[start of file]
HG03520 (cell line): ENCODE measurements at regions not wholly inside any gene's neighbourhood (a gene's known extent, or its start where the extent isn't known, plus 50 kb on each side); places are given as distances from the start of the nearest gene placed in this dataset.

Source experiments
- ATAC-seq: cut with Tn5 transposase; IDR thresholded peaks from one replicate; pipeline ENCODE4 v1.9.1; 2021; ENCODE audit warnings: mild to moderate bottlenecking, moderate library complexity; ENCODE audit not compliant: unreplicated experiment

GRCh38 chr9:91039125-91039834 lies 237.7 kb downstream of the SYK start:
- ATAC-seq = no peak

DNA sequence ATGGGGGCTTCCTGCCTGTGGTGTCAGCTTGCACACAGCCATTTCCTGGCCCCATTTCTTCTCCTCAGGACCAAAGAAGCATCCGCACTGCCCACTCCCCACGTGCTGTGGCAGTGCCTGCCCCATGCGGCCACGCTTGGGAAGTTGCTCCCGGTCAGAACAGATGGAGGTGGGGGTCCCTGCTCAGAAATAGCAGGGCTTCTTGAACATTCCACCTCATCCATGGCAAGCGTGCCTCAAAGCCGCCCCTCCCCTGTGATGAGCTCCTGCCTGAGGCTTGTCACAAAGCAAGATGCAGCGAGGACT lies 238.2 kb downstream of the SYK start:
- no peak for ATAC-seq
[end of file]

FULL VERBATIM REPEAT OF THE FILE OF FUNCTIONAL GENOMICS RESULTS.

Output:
HG03520 (cell line): ENCODE measurements at regions not wholly inside any gene's neighbourhood (a gene's known extent, or its start where the extent isn't known, plus 50 kb on each side); places are given as distances from the start of the nearest gene placed in this dataset.

Source experiments
- ATAC-seq: cut with Tn5 transposase; IDR thresholded peaks from one replicate; pipeline ENCODE4 v1.9.1; 2021; ENCODE audit warnings: mild to moderate bottlenecking, moderate library complexity; ENCODE audit not compliant: unreplicated experiment

GRCh38 chr9:91039125-91039834 lies 237.7 kb downstream of the SYK start:
- ATAC-seq = no peak

DNA sequence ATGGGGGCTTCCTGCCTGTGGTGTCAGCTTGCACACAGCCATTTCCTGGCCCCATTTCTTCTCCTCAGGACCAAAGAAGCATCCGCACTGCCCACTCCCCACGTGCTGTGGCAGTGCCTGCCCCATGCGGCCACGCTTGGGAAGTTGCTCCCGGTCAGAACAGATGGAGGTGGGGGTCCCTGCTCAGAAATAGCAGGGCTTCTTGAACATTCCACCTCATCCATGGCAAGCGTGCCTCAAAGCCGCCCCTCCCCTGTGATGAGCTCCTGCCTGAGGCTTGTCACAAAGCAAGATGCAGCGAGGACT lies 238.2 kb downstream of the SYK start:
- no peak for ATAC-seq